Managing the condition causing neuropathy therapy can improve or at least stop symptoms from getting worse. Taking painkillers, including acetaminophen and NSAIDs, or tramadol can lower painful symptoms.
Health care professionals check a patient’s medical history and do a physical and neurological exam. They may order blood tests to detect diabetes, vitamin deficiencies, inflammation or metabolic problems.
The nervous system enables communication between all parts of your body and the brain. If you have neuropathy, your brain is sending inaccurate information to other parts of the body that can result in pain and numbness or weakness.
Over-the-counter medications can help relieve mild to moderate pain caused by neuropathy. Nonsteroidal anti-inflammatory drugs (NSAIDs) reduce pain, swelling and stiffness. These include ibuprofen, naproxen and others.
Other prescription medicines can also reduce pain by reducing the activity of nerve cells that send pain signals to your brain. These include medications first developed to treat depression such as duloxetine hydrochloride, nortriptyline and newer serotonin-norepinephrine reuptake inhibitors such as gabapentin and pregabalin. Medications used to treat epilepsy such as carbamazepine and oxcarbazepine also may be effective.
Other treatments may include TENS therapy, in which electrodes are placed on the skin and deliver a low level of electrical stimulation that blocks or changes your nerves’ perception of pain. Physical and occupational therapies can help you strengthen muscles that have weakened and improve your balance and coordination.
The nervous system enables your brain to communicate with every other part of your body. Your nerves transform information about the outside world into signals that your senses send to your brain. Then your brain turns those signals into the things you can feel, such as pain, temperature and touch. Nerve damage can interrupt this communication and leave you with neuropathic pain and other symptoms.
If the cause is known, your health care professional might treat the underlying condition. For example, if your neuropathy is caused by diabetes, treatment may include controlling your blood sugar. If the cause is a herniated disc or tumor, therapy might include surgery to remove the growth or a procedure such as a spinal cord decompression.
Your doctor will want to know your family history of neuropathies and will conduct a physical and neurological exam. He or she might also order tests to detect diabetes, vitamin deficiencies, liver and kidney problems, metabolic disorders, infections, and autoimmune diseases. Tests can include muscle ultrasound and electromyography to evaluate for nerve function.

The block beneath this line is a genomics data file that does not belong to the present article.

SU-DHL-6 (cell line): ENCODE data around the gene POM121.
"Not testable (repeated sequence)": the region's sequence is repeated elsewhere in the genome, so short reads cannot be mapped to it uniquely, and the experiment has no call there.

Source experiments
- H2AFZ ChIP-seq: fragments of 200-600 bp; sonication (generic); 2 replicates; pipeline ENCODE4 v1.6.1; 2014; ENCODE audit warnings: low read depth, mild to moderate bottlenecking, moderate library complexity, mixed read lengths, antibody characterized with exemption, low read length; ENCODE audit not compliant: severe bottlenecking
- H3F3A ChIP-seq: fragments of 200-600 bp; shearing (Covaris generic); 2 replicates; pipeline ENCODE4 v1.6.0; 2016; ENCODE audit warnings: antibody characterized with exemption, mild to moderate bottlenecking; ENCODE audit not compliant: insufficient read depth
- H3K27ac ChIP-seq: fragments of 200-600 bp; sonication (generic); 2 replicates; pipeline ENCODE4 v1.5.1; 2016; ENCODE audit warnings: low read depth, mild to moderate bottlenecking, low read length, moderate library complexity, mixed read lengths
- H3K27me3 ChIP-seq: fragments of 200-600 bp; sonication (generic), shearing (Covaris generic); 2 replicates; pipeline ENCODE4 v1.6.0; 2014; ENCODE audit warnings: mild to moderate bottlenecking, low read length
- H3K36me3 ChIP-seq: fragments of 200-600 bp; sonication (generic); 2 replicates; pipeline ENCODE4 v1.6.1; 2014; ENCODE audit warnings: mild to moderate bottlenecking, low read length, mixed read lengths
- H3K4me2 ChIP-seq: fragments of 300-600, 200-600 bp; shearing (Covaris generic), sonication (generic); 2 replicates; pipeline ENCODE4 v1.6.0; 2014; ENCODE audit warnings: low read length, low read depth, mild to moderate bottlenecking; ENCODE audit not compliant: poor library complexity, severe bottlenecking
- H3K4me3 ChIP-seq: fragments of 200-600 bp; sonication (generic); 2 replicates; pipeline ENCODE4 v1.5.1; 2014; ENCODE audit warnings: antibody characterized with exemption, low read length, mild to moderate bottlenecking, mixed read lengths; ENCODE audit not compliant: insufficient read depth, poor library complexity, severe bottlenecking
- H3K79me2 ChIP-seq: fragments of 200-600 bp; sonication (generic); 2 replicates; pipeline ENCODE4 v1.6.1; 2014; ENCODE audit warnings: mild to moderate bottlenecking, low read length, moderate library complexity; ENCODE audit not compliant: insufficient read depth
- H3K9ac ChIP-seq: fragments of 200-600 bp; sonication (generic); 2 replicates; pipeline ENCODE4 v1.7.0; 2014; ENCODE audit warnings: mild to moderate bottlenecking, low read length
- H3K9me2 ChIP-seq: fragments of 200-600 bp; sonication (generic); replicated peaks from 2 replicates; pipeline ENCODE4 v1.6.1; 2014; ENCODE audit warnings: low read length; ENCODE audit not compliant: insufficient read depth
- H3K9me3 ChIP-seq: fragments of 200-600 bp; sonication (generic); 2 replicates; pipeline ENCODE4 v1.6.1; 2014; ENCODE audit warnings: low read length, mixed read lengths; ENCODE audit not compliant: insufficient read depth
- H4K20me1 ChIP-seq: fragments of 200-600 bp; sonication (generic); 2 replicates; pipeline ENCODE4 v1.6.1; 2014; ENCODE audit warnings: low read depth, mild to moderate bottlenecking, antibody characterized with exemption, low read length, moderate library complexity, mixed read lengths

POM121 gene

Nerve blocks use local anesthetic to block pain signals from a specific nerve. They usually begin to work within a few minutes and last a couple of hours, but some people require a series of nerve blocks over several months.
The injections are performed in an outpatient setting, meaning you don’t need to stay at the hospital. You’ll need to arrange for someone to drive you home afterward, as the affected area will be numb and weak. You shouldn’t place hot or cold items on the area and be careful not to bump or injure it.
The provider will use X-ray or ultrasound imaging guidance to locate the exact spot where they’ll inject the medication. The provider will clean the skin and may give you a mild sedative to help you relax before starting the procedure. A needle is used to insert a catheter that delivers the medication to the site. Occasionally, a small leak around the catheter entry will occur, but this is common and nothing to worry about.
A new implant that delivers a mild electrical current to nerves in the area where pain is felt shows promise as a treatment for peripheral neuropathy. The device, which is similar to a pacemaker, sends pulses to nerve fibers in the spinal cord and masks painful signals from reaching the brain. The technique may also reduce the need for pain medication.
This new technology is still being tested in laboratory animals, but researchers believe it could eventually replace larger and more invasive implants currently used to treat conditions like Parkinson’s disease, epilepsy, and chronic pain. The implant uses tiny wires to stimulate the peripheral nerves in the blood vessels surrounding them.
Peripheral neuropathy can be a life-threatening condition and is not always curable. However, there are many ways to manage the symptoms and prevent further damage. It is important to talk with your health care provider about any changes in your symptoms or side effects from your treatments.